News

Narcotics and Psychotropic substance bill among the five bills signed by Museveni into law

Man Jose Kayima

The deputy speaker of parliament, Thomas Tayebwa said on Tuesday that the president has assented to the Civil Aviation Amendment Bill 2024, Judicature Amendment Bill 2023, The Explosives Act 2023, Narcotics and Psychotropic Substances (Control) Act, 2023 and The Competition Act 2023.

The Narcotics and Psychotropic Substances (Control) Bill, 2023 allows the licenced farming and use of marijuana strictly for medical use, and sets harsh penalties for a multitude of offences related to substances abuse.

The new law allows the cultivation of marijuana and khat strictly for medical and other authorised use, with extreme penalties included like forfeiture of properties and lengthy jail terms and hefty fines for violators.

It was passed by parliament last year.

On the other side, the Civil Aviation Authority (Amendment) Bill, 2024 that will bring Uganda’s aviation authority in conformity with the Convention on International Civil Aviation.

It gives powers to a chief investigator to cause an investigation to be carried out where an aircraft accident or serious incident happens in Uganda or in any contracting state that does not intend to carry out an investigation.

The chief investigator will also lead investigations into an accident or serious incident that occurs in Uganda or outside Uganda involving an aircraft registered in Uganda or an aircraft operated by an operator in Uganda.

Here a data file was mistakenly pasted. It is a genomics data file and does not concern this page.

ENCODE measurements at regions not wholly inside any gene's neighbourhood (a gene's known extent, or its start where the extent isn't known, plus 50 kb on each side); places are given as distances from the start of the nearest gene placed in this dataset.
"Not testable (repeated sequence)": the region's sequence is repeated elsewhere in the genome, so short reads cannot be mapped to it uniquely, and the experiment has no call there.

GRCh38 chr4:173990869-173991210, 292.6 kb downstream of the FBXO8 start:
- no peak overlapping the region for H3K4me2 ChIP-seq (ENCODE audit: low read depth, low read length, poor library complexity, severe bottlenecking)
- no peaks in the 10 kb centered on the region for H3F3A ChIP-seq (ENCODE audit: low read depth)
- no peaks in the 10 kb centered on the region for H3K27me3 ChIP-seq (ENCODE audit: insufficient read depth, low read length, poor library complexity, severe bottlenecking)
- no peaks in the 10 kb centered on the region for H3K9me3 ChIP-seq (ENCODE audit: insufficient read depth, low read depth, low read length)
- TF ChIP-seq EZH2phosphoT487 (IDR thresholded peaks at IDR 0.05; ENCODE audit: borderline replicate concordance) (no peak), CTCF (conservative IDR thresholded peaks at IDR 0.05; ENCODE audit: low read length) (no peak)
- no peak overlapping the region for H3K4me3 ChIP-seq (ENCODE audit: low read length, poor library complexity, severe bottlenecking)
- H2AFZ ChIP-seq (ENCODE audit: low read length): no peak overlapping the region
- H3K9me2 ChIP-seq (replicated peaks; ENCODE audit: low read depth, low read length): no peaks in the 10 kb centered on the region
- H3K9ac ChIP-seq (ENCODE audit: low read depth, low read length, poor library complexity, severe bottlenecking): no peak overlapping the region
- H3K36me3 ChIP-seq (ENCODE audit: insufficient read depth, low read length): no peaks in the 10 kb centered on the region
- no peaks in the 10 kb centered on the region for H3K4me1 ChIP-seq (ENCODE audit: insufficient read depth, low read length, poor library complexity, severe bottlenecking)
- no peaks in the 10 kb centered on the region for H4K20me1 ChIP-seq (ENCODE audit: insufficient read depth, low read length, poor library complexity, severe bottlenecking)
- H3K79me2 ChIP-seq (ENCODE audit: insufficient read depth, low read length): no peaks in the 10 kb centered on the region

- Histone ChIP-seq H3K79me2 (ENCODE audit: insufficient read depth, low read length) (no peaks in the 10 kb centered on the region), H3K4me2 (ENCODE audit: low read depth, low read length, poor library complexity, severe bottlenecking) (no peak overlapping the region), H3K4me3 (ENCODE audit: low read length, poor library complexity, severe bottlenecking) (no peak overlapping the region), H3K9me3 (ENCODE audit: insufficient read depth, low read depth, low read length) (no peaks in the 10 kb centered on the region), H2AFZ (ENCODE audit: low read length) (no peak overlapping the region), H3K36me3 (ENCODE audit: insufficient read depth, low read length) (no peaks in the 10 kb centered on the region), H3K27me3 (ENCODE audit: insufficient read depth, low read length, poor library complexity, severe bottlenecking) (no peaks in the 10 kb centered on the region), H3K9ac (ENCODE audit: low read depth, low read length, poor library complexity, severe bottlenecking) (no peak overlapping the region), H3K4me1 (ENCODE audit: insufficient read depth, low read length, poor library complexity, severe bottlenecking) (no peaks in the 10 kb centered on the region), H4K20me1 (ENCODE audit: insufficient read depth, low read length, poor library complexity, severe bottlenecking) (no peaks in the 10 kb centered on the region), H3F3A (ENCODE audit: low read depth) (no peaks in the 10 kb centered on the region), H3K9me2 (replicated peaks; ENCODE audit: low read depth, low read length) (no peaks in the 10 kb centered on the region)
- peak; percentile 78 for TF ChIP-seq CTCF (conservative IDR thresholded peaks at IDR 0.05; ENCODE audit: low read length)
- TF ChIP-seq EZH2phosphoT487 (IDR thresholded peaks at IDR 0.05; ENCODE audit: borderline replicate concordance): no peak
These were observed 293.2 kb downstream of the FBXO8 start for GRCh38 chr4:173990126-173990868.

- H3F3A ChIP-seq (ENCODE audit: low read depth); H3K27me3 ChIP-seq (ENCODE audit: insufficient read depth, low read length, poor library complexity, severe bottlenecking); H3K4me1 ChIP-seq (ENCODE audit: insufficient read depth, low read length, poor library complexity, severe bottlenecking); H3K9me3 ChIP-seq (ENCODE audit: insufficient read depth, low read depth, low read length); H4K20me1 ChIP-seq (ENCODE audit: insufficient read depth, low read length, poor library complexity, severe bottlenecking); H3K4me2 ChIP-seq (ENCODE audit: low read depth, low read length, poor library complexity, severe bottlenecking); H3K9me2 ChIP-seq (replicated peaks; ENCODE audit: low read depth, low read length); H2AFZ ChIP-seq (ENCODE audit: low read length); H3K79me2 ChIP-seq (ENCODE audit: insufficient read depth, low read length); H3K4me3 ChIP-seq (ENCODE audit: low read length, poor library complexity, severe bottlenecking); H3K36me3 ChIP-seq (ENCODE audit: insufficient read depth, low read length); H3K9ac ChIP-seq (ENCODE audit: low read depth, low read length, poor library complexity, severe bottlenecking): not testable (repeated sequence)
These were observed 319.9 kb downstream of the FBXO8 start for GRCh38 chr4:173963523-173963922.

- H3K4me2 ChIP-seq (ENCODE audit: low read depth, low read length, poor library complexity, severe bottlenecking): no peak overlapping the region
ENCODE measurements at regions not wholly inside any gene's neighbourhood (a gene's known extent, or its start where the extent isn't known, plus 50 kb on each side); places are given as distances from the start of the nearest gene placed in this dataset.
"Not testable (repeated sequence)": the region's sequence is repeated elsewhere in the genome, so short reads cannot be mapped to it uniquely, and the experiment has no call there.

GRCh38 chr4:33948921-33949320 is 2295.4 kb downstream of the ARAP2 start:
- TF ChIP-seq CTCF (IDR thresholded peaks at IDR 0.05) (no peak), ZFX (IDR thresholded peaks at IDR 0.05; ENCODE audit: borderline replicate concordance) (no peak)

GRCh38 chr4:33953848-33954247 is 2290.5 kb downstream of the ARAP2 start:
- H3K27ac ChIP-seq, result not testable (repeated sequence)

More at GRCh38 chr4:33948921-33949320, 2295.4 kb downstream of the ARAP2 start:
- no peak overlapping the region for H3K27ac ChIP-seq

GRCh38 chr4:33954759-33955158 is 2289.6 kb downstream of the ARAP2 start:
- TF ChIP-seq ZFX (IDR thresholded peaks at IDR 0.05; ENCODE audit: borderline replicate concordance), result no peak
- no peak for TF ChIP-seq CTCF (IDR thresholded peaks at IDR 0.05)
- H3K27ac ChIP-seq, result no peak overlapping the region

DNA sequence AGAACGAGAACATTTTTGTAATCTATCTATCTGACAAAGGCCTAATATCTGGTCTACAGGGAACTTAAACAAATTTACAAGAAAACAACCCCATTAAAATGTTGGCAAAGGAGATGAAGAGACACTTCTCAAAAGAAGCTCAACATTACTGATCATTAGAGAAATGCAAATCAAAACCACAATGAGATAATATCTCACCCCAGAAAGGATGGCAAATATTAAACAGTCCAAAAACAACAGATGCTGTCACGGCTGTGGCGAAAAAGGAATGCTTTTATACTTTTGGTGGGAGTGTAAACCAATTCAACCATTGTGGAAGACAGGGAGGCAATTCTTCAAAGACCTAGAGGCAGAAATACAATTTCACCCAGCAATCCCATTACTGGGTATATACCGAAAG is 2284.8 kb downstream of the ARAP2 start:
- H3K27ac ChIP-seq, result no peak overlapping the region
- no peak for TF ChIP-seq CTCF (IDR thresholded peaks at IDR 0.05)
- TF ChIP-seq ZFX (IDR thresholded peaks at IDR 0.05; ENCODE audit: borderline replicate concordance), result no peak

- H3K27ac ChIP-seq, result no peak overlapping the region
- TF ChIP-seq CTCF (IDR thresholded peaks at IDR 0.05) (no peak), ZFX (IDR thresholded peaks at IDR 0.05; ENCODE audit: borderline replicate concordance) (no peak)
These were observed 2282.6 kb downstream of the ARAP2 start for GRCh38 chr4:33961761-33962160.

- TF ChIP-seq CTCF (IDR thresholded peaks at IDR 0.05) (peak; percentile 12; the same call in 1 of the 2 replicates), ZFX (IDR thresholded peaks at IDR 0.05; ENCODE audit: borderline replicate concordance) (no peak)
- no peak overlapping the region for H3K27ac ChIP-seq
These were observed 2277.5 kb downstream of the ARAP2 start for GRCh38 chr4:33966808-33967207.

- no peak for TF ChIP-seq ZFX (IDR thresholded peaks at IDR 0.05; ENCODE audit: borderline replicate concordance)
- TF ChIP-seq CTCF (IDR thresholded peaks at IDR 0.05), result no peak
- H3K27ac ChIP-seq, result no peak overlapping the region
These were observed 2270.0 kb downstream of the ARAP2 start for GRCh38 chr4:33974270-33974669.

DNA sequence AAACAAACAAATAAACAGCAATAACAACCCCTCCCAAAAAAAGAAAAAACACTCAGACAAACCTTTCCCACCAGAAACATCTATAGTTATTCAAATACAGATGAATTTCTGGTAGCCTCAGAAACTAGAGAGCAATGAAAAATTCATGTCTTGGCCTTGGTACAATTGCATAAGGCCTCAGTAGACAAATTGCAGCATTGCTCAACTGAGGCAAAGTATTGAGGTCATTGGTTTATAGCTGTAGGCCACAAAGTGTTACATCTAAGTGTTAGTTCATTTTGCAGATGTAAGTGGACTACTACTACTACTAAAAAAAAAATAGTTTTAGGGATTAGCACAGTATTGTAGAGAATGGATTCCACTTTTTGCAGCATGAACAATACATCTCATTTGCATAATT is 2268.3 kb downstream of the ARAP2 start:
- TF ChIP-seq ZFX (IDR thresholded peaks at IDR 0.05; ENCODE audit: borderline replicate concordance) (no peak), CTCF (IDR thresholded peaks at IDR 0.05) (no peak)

It was passed by parliament earlier this month.

The Judicature (Amendment) Bill, 2023 will see an increase in the number of judges on both the Supreme Court and Court of Appeal.

The Supreme Court is the highest Court of judicature in Uganda while the Court of Appeal, which also sits as the Constitutional Court, listens to appeals from the High Court.

The Explosives Act 2023 is meant to streamline the licensing of explosives and its use in the mining sector, repeal the existing Explosives Act 1936, and create the position of Chief Explosives Inspector, among others.

The law defines explosives and seeks to steer clear of explosives imported for use as war material by security agencies, restricting itself to explosives used in mining and other related undertakings.

Clause 28 is meant to severely punish the unlicensed use or possession of explosives, suggesting that offenders should suffer a fine of Shs10 billion or a 10 years jail term or both such imprisonment and fine.

In clause 29, the procedure for obtaining a licence for purposes of importing or using explosives is proposed, with the Minister of Internal Affairs given possible sweeping powers in even determining the licencing fees.

Related Posts

1 of 223

Leave A Reply

Your email address will not be published. Required fields are marked *